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PROCEEDINGS OF THE WORKSHOP ON PROMOTING ACCESS TO SCIENTIFIC AND TECHNICAL DATA FOR THE PUBLIC INTEREST: AN ASSESSMENT OF POLICY OPTIONS The example in Figure 5.4 shows two classes of information, sensitive and nonsensitive. Queries that return information label each item returned with its sensitivity label (most commercial systems label only rows and not individual data items, as in this example). The query result at the top of the figure, labeled Privileged View, can be returned to a user who is permitted to see both sensitive and nonsensitive information. The query result at the bottom of the figure, labeled Unprivileged View, can be returned to a user who is permitted only nonsensitive information. Generally these labels are ordered, so that users who are permitted sensitive information are also automatically permitted nonsensitive information. In preference to, or in addition to, labels, most database systems use access control lists to control access to data. If a username is on the access control list (ACL) for a table or a column in a table, that user can access the data. The ACL further specifies what the user is allowed to do with those data, whether read or read/write. It is conceivable that database access controls could be augmented for other types of rights (e.g., copy, loan, print, derivative work, transfer) that would be useful for digital libraries of documents, videos, music files, and images. Database access controls could also be augmented to provide validity periods for rights. Access control lists or label names could be extended or replaced with lists of certificates, which could indicate identity or category of person or organization (e.g., academic, nonprofit, commercial, government, country). Database views or composite objects could be associated with fees and fee certificates for different kinds of uses. Teresa then discussed the structural inference problem that can be found in databases. She described an inference channel, which is a chain of relationships that allow high information to be inferred from low data. This inference channel is dependent on explicit data relationships rather than on data values and can result from incorrect or inconsistent labeling. A simple example of such an inference is shown in Figure 5.5. FIGURE 5.5 Structural inference problem. Teresa also discussed the statistical inference problem. That is, sensitive data such as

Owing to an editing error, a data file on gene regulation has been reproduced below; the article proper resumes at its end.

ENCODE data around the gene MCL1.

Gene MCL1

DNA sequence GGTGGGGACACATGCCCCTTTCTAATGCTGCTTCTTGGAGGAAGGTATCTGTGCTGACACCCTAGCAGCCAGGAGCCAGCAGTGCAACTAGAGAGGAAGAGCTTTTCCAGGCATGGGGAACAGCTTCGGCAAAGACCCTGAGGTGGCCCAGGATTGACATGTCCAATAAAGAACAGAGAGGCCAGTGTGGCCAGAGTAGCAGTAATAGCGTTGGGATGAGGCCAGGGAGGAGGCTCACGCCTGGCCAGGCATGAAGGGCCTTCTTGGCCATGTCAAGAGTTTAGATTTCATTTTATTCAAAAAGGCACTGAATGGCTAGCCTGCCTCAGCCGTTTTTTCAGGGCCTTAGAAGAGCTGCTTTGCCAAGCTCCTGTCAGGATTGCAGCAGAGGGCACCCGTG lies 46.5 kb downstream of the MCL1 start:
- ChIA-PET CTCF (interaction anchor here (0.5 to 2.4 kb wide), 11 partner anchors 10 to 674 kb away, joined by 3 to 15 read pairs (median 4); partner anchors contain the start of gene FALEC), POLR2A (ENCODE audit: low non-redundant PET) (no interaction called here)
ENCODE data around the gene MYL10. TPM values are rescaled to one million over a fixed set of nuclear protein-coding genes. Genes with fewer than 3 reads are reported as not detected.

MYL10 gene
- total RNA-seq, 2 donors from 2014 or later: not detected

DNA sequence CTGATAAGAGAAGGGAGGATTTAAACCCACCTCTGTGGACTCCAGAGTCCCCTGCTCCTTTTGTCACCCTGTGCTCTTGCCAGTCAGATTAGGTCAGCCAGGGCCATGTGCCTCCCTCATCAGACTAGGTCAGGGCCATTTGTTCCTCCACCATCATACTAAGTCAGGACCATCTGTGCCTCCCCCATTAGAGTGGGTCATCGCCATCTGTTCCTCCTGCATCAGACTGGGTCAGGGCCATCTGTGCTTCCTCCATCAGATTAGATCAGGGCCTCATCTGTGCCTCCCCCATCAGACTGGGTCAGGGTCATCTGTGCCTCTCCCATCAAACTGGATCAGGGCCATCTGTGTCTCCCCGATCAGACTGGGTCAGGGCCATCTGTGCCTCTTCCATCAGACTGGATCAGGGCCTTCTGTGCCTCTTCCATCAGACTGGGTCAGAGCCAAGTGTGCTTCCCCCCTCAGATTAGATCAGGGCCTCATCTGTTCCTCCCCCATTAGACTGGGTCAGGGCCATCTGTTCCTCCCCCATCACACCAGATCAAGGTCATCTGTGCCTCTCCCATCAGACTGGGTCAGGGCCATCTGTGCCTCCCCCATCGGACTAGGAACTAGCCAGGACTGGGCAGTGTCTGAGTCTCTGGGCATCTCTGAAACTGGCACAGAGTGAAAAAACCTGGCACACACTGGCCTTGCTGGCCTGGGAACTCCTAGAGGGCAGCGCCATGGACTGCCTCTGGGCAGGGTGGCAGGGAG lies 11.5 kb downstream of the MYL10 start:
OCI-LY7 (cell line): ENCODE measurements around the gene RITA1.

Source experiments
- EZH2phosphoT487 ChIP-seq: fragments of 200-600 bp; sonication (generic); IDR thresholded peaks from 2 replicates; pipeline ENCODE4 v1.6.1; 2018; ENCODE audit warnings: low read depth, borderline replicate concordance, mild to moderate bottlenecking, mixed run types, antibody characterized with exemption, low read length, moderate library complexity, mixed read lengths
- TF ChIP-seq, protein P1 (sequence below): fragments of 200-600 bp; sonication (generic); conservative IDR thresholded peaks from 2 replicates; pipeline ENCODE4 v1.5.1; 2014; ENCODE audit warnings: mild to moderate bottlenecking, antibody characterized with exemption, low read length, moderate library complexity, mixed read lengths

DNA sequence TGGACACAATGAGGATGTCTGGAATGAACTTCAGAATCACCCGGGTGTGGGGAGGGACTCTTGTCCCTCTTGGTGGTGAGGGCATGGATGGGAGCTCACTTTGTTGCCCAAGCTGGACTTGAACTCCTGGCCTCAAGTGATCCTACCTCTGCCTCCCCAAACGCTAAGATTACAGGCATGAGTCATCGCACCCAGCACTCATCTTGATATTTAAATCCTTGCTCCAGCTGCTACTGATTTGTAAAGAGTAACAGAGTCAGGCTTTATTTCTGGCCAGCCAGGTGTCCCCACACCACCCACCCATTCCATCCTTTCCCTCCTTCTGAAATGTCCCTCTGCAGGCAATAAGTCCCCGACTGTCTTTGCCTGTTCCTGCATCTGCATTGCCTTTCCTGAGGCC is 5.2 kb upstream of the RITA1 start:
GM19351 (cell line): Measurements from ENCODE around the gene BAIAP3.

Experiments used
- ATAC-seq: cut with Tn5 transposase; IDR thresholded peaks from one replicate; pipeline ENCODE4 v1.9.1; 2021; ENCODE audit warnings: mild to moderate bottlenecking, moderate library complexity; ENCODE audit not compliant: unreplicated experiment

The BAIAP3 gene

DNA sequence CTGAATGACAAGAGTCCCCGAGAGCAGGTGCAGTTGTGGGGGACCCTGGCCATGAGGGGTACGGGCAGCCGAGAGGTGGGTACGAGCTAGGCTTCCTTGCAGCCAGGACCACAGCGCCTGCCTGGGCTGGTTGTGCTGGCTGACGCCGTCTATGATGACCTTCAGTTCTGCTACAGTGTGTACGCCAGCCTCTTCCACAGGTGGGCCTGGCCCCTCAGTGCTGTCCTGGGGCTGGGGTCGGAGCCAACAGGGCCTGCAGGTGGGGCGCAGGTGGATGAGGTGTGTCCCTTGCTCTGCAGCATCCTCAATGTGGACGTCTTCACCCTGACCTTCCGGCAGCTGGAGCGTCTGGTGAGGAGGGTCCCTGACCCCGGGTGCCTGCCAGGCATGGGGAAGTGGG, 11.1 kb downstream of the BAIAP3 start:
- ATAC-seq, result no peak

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PROCEEDINGS OF THE WORKSHOP ON PROMOTING ACCESS TO SCIENTIFIC AND TECHNICAL DATA FOR THE PUBLIC INTEREST: AN ASSESSMENT OF POLICY OPTIONS salaries can be inferred from statistical summaries, such as counts, averages, deviations, and so on. A statistic is sensitive if it reveals confidential information about an individual. The U.S. Census Bureau calls a statistic sensitive if n or fewer values contribute more than k% of the total. For example, in the query select sum(earnings) from census-data where city = 'endicott', the query result will be considered sensitive if there is one company in Endicott whose earnings are much greater than all the other businesses there combined. A sensitive statistic q is considered protected if and only if it is not possible to obtain an estimate that a < q < b with probability greater than p near 1, where b - a < k for small k. That is, it should not be possible to narrow down the possible range of values to a small range with high probability. The difficulty of compromise is the number of released statistics needed to perform such an estimation. FIGURE 5.6 Countermeasures. There are a number of countermeasures that can be taken, which are described in Figure 5.6. All of these countermeasures involve removing or altering information. For published statistics, such as databases given out on CD-ROM, more information must be removed or altered, because it is not possible to restrict in real time the kinds of queries that a user makes. For online databases, real-time controls can be used to prevent attacks involving the use of multiple overlapping queries to discover sensitive statistics. In using countermeasures thus there is a trade off between security and information loss. Some countermeasures involve less loss of information but also provide less security. It might be possible to define degrees of inference and to use these to define access rights, depending on the trust accorded to each user.